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A Brief Guide

We recognise that the purchase of your home is an infrequent event and so we have prepared a brief guide to the buying process.

Mortgage: Before you commence your property search it is advisable to get a mortgage agreed in principle. This has the advantage of providing you with a clear indication of what is affordable and the fact that you have a mortgage agreed in principle is also attractive to sellers.

Making Your Offer: Once you have located a suitable property, your offer will be submitted by us to the vendor for consideration. You should be aware that offers are “subject to contract” and therefore neither party is legally bound until the contract is actually signed and exchanged.

Accepted Offer/Instructing Solcitiors: As soon as your offer has been accepted by the vendor, you should instruct a solicitor to act on your behalf. Your solicitor will handle all the legal requirements of your purchase (property conveyancing). At this point, you also need to formally proceed with your mortgage application either directly with your chosen mortgage provider or via a broker.

Survey: The mortgage provider will undertake a Mortgage Valuation. This will be conducted by a valuer and is an inspection of the property to determine the basic condition of the property and whether it is suitable security for a loan. Since you as the buyer are also provided with a copy, it allows both parties to evaluate the findings prior to entering into a commitment to purchase. However, we would not recommend that a buyer rely solely on the Mortgage Valuation survey as the inspection is limited and although it may cost a little more to obtain a more detailed report yourself, this could in the long run save you from making a costly mistake.

Survey & Valuation: There are two types of survey:              
Homebuyer Survey/ValuationThis is a more detailed inspection than the Mortgage Valuation but is less detailed than a Building Survey. Typically it is considered to be suitable for properties in apparently good conditon and of modern, conventional construction. It will highlight significant defects which are likely to have an overall impact on the value of the property. The objective of the Homebuyer Survey is to provide a more in depth report which will assist the buyer in making an informed decision whether to proceed with the purchase and also whether the agreed price reflects the actual value. Moreover, the professional opinion of the surveyor, as contained in his report, will also set out particular features of the property which may possibly have an affect on the present value and potential future marketability.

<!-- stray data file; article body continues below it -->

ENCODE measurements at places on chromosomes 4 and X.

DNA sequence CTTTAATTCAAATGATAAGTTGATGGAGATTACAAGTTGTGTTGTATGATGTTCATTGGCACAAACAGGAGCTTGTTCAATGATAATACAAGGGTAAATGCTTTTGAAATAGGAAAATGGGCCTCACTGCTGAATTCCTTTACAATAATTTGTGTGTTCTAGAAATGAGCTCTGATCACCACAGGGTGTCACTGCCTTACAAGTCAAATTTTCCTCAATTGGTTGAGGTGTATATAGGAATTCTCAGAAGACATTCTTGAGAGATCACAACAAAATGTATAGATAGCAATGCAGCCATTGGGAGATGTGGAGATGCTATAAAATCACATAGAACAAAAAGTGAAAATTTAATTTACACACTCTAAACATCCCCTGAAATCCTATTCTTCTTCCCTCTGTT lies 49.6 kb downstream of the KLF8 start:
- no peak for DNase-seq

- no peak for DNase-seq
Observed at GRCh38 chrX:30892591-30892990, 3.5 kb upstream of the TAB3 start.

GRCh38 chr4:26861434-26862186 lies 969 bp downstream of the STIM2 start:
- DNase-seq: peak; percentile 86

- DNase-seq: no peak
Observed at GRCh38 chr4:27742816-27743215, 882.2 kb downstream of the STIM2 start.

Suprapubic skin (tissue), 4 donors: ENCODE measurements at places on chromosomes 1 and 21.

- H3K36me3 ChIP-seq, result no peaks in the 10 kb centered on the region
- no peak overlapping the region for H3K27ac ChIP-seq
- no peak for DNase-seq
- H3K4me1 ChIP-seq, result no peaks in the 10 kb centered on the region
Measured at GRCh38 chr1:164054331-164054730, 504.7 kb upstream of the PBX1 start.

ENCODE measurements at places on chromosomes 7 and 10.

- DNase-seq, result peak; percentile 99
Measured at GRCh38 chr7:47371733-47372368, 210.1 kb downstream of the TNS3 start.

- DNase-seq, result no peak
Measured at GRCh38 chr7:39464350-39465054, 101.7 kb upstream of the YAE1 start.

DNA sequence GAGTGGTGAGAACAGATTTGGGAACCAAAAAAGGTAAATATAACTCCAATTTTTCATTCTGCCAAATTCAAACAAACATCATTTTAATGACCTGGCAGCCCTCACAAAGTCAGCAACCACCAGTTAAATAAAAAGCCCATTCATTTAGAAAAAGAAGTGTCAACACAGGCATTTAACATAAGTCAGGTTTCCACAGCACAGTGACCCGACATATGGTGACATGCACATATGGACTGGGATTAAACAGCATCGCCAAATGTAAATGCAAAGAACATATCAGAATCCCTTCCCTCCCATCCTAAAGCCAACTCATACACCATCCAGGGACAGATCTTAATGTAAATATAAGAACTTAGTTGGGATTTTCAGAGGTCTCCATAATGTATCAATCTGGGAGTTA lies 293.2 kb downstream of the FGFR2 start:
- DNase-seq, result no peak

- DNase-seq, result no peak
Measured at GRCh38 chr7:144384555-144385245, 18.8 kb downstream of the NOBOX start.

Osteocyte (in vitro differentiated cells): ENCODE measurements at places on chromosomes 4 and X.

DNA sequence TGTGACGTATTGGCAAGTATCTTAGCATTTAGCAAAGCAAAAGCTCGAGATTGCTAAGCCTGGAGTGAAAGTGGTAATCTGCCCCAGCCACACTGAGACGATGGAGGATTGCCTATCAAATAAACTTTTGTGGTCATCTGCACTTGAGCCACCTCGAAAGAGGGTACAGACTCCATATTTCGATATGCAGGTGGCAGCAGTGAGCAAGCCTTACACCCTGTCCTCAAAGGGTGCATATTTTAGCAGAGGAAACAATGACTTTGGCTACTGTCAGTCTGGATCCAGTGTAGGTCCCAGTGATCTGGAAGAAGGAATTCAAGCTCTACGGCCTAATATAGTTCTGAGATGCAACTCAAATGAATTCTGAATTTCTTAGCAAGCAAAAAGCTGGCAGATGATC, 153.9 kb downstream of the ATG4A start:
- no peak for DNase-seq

Building Survey – Unlike the Homebuyer Survey, this is suitable for all types of property whether conventional or unconventional. The term “unconventional” encompasses properties that have an unusual construction, are historic or Listed Buildings, have been extensively altered or where major work is planned. The Building Survey is comprehensive and lists full technical details of the construction, materials and condition. It highlights the full spectrum of defects from the more serious down to the insignificant and the terms of the survey are therefore tailored to fit the client’s specific needs. It should be noted that this does not usually include a valuation and if this is required it should be arranged by prior agreement.
Searches: These are conducted by the buyer’s solicitor who submits a local authority search to the local borough council. Its purpose is to ascertain if there is any planning consent previously granted on the property or if there are any other local issues which may have an impact on the purchase. In some instances, the search may also include an Environmental and Drainage search.

Draft Contracts: The draft contract is drawn up by the seller’s solicitor and is forwarded to the buyer’s solicitor for consideration. Any additional queries or questions will be asked and answered and the contract amended accordingly, subject to final approval.

Mortgage Offer: Once the Lender is in possession of the Mortgage Valuation survey and, subject to the findings of this report, approval of the mortgage application and the outcome of references, the Lender will send a formal mortgage offer to the buyer and their solicitor. This document is then signed and returned and funds requested by the buyer’s solicitor.

Exchange of Contracts: Once the contract has been signed by both parties, a deposit (typically a sum representing 5% to 10% of the purchase price) is paid by either bank transfer or banker’s draft. At this stage, the parties agree on a date for completion/possession.

Completion: Completion usually follows a few days or weeks after exchange of contracts. The balance of the purchase price is transferred by the buyer’s solicitor to the seller’s solicitor and at this point the purchaser has the right to possession of the property.




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